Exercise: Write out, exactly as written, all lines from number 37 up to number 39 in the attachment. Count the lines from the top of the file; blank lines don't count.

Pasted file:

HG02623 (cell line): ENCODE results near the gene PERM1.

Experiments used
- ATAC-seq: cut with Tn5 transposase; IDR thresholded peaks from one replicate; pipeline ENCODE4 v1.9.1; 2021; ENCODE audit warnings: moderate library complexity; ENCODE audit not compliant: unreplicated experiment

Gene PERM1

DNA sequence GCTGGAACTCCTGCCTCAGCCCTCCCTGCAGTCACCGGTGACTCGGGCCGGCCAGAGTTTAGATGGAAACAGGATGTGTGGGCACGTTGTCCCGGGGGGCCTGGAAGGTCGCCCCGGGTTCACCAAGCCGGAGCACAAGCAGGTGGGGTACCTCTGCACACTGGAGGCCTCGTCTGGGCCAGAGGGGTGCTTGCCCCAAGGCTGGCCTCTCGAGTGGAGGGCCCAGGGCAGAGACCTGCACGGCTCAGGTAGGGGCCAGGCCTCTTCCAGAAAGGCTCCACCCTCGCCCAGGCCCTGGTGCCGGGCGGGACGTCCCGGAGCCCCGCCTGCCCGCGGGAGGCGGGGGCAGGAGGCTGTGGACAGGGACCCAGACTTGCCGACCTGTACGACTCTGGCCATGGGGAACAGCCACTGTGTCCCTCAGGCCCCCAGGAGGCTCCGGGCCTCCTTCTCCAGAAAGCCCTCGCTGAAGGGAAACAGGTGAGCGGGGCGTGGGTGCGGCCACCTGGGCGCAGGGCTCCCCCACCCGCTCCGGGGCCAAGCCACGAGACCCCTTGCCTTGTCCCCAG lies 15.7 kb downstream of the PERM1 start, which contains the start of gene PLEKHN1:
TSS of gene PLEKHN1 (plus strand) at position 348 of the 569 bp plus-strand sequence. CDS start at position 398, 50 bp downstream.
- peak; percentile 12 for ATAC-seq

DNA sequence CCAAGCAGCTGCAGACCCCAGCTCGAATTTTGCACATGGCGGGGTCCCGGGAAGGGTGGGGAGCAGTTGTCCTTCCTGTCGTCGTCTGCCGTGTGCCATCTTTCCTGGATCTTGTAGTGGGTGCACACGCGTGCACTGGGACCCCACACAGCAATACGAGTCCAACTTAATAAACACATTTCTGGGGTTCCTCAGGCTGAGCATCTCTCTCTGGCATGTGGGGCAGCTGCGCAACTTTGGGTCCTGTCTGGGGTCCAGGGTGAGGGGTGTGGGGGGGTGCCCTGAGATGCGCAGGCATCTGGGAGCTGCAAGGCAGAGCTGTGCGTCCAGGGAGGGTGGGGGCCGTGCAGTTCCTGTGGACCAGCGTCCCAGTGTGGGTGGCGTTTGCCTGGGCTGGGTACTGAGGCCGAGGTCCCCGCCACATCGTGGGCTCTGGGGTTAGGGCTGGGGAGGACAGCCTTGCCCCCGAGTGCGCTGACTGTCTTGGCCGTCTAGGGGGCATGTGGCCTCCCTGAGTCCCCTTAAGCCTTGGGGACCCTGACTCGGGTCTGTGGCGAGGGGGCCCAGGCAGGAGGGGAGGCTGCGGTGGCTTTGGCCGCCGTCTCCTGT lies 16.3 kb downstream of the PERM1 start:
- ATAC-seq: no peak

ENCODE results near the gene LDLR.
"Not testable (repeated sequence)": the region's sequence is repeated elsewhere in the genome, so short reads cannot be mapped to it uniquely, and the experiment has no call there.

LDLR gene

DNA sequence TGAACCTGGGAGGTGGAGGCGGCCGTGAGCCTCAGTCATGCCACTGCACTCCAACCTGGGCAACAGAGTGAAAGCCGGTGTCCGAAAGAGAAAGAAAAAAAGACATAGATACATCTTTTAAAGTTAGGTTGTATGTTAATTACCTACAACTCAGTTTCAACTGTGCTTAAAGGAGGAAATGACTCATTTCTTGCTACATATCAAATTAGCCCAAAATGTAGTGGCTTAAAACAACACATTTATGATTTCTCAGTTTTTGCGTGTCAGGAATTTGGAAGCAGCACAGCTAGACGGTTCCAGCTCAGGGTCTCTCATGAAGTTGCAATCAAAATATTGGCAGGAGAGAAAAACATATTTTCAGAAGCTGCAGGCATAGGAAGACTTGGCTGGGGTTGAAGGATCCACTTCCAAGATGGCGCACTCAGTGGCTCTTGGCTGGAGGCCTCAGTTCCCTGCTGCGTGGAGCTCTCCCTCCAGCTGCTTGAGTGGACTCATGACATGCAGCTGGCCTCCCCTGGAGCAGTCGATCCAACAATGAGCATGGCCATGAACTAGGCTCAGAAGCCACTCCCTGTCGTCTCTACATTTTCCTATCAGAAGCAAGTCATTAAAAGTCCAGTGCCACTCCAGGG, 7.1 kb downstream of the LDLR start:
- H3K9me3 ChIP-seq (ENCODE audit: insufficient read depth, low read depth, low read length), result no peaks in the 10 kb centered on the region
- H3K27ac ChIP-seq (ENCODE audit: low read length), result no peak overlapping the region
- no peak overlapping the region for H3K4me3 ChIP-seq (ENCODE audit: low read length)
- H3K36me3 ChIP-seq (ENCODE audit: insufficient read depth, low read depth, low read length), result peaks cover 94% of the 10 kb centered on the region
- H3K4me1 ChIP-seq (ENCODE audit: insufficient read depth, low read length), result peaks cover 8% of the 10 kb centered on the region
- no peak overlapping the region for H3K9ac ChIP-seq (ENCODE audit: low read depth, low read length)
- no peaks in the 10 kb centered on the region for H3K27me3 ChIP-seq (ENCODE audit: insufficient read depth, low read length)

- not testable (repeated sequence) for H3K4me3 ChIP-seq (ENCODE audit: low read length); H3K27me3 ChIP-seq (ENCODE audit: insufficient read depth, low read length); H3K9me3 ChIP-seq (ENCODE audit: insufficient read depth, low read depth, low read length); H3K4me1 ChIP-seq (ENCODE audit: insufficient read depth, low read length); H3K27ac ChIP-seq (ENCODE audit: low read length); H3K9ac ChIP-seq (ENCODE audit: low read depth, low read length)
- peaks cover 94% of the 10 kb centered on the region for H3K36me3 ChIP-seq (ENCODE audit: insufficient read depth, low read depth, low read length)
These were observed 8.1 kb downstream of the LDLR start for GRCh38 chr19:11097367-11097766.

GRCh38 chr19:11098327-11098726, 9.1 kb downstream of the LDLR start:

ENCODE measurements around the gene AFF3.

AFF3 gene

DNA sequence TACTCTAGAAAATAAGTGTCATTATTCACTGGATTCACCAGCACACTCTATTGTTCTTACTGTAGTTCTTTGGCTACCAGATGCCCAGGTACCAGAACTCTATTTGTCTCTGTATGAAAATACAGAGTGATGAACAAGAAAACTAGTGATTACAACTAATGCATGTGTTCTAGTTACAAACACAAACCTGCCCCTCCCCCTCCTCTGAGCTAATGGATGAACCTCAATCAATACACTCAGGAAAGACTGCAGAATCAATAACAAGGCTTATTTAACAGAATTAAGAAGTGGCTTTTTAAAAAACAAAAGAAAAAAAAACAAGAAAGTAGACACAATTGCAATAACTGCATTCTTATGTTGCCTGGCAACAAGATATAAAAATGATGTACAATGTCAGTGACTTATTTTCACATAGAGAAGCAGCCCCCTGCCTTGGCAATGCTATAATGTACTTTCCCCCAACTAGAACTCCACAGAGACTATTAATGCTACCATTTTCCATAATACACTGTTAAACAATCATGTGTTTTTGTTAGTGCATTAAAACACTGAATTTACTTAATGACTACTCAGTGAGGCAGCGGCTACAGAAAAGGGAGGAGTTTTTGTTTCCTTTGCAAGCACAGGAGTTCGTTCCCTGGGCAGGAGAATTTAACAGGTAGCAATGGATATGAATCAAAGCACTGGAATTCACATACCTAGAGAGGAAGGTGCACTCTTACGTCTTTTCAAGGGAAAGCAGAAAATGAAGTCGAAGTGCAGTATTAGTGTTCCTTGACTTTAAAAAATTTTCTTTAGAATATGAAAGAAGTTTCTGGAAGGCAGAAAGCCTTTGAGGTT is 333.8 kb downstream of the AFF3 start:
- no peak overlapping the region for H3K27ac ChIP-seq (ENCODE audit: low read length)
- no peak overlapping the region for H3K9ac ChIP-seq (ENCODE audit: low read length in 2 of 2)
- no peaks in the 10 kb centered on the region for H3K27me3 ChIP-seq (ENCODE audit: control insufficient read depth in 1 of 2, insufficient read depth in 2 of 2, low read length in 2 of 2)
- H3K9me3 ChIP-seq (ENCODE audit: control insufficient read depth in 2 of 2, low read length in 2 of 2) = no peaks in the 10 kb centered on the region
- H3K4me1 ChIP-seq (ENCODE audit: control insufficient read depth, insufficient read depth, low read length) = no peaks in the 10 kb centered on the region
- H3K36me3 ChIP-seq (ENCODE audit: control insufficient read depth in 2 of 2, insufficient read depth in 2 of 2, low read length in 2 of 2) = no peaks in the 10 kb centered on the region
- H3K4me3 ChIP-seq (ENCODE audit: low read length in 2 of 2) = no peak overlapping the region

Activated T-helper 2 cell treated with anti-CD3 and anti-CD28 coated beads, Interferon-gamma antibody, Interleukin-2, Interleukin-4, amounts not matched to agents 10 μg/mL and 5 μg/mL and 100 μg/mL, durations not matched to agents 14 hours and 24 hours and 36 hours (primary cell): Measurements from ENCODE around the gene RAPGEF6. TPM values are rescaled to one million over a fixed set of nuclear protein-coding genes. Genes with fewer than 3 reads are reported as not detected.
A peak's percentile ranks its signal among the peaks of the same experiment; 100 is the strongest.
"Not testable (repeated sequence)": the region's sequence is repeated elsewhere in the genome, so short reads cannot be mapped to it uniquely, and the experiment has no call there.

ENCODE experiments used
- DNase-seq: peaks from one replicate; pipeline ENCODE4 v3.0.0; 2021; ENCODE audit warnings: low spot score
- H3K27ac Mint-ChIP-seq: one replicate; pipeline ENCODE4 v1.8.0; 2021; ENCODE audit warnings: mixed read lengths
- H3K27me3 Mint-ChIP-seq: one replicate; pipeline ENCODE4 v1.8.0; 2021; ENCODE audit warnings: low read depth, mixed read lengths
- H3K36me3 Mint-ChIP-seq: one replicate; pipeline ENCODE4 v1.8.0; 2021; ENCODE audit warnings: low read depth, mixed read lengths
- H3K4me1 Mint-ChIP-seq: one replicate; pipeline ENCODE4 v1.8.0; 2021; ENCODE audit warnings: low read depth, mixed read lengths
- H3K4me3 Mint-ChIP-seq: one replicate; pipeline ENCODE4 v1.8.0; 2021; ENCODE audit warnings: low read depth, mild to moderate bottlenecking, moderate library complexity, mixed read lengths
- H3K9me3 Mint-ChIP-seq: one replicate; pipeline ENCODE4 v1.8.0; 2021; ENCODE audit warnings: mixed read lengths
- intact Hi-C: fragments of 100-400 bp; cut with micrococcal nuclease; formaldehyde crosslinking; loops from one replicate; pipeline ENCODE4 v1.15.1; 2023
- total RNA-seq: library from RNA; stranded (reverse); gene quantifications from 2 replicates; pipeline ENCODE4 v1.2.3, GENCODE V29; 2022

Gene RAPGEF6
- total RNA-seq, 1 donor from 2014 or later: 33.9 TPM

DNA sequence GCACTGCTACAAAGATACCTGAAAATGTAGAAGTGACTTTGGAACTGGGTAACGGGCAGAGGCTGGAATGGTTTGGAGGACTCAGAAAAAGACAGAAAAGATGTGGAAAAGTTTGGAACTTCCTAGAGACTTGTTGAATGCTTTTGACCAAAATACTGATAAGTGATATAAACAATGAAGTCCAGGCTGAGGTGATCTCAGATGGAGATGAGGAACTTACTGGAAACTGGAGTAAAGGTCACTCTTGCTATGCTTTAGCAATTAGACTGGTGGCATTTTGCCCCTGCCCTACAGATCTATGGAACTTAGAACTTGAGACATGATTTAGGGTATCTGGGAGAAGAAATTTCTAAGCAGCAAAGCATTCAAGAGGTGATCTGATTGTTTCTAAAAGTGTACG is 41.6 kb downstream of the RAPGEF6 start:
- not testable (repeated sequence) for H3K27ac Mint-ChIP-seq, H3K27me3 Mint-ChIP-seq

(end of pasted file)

"Not testable (repeated sequence)": the region's sequence is repeated elsewhere in the genome, so short reads cannot be mapped to it uniquely, and the experiment has no call there.

ENCODE experiments used
- DNase-seq: peaks from one replicate; pipeline ENCODE4 v3.0.0; 2021; ENCODE audit warnings: low spot score